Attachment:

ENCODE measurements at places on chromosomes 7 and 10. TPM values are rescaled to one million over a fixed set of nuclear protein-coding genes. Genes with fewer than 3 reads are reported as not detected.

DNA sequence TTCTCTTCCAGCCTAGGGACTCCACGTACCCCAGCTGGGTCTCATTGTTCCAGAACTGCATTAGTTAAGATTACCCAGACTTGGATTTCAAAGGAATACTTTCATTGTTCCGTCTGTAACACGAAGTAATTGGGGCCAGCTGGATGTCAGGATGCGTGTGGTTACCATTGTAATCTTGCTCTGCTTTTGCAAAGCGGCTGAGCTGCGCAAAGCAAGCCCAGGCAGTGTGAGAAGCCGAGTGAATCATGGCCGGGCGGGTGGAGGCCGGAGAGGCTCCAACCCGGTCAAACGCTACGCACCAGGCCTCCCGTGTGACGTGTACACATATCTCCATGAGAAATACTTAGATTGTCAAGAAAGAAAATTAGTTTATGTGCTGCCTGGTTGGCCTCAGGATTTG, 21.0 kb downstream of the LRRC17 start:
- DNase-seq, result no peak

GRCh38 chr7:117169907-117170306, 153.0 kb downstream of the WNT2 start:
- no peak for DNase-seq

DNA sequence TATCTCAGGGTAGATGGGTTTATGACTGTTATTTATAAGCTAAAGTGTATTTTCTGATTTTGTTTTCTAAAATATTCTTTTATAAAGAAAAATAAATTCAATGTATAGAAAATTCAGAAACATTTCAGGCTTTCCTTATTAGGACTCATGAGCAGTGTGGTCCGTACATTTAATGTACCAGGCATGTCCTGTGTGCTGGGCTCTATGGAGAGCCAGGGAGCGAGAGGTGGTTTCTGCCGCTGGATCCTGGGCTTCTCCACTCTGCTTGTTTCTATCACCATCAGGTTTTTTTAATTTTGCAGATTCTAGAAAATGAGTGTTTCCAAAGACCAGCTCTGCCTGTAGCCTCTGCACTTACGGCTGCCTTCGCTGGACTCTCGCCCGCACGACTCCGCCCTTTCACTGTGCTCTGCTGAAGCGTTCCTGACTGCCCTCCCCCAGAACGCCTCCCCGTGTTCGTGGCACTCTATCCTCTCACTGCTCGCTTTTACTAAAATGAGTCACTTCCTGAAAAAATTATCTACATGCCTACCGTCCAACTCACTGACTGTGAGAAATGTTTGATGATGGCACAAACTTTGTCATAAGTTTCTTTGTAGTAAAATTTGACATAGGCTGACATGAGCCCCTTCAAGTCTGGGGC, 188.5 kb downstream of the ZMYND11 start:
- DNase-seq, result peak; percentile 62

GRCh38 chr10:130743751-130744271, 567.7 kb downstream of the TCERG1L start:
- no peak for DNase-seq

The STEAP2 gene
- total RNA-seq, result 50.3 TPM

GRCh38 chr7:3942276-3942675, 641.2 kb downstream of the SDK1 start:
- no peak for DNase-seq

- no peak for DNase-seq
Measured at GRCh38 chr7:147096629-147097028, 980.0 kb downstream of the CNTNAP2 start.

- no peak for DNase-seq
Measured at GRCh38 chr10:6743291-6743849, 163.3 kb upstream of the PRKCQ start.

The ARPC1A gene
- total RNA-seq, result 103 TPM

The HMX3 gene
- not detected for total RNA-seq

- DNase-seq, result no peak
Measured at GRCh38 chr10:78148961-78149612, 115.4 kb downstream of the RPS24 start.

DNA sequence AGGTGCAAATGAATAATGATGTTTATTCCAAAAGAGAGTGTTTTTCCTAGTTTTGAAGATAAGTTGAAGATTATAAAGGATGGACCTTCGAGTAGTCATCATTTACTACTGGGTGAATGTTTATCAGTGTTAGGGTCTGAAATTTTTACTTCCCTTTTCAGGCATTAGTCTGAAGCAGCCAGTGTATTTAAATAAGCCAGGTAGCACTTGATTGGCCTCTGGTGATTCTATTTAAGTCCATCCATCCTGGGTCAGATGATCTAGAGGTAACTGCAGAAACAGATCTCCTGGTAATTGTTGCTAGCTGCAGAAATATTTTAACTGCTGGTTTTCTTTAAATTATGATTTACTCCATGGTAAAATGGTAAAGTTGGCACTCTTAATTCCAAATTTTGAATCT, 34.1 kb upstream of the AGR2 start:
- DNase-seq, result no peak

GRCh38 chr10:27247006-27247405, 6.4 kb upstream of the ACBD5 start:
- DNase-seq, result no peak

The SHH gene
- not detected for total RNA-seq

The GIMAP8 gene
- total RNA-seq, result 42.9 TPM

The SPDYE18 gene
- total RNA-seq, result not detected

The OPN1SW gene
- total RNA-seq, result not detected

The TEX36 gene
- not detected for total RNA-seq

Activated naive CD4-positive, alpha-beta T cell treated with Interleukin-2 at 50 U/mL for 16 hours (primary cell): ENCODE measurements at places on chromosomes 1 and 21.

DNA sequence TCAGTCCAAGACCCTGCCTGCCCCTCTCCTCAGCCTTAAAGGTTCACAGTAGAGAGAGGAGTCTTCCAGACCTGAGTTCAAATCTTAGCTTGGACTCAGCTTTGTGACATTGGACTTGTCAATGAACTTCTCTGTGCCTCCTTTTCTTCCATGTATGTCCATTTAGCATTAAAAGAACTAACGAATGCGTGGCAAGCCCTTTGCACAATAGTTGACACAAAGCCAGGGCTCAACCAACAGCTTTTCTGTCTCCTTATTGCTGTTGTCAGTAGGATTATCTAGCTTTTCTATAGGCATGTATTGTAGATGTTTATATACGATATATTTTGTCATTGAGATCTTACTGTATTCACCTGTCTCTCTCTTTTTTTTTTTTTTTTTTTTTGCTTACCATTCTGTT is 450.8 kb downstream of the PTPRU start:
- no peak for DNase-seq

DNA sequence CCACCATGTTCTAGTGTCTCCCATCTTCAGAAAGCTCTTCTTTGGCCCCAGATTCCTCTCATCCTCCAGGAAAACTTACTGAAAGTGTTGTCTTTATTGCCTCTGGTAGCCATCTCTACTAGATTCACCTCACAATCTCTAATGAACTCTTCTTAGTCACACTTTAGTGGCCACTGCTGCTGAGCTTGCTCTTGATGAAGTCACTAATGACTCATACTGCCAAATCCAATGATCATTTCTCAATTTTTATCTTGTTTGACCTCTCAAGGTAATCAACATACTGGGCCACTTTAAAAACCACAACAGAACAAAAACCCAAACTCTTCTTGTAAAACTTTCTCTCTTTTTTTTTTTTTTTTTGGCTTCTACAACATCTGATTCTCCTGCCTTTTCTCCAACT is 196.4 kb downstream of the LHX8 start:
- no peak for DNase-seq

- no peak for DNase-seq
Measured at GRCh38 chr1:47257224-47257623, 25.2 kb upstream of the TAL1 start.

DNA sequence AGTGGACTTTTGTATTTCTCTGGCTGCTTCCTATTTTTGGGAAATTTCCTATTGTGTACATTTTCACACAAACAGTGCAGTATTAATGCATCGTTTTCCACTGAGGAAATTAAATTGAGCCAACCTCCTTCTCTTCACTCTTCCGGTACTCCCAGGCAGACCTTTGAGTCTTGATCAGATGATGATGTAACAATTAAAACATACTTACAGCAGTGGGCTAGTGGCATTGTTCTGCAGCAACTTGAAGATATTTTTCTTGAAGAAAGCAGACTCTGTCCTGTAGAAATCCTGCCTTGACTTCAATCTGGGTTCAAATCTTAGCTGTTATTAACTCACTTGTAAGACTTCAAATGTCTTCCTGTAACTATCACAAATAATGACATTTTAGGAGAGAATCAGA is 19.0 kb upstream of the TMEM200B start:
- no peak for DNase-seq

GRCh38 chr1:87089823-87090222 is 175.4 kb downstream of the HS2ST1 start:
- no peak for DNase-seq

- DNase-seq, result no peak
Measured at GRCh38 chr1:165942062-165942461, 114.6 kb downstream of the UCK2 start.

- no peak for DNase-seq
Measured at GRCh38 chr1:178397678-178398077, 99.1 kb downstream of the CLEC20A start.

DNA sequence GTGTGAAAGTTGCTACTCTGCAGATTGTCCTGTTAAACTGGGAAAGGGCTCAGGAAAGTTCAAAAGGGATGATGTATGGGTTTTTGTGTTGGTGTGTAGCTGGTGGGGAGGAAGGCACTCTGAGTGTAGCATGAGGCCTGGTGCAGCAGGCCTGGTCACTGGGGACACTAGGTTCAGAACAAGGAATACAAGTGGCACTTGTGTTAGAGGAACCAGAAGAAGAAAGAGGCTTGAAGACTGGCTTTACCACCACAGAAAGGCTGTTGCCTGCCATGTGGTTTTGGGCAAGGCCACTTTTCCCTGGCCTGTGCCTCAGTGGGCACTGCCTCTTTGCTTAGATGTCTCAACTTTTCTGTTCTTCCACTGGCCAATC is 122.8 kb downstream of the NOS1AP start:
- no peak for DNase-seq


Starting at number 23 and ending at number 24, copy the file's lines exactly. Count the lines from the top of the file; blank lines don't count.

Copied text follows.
Measured at GRCh38 chr10:78148961-78149612, 115.4 kb downstream of the RPS24 start.

DNA sequence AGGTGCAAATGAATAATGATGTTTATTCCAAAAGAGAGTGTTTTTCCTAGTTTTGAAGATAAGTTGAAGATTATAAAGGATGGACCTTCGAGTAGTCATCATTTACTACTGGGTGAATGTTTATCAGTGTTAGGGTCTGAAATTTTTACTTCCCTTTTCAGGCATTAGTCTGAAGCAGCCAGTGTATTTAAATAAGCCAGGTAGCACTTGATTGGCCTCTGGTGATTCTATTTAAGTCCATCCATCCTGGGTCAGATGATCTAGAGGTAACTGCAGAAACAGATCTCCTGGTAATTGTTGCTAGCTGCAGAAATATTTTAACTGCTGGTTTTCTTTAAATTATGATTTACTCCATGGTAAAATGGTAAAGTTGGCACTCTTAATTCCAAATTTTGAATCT, 34.1 kb upstream of the AGR2 start: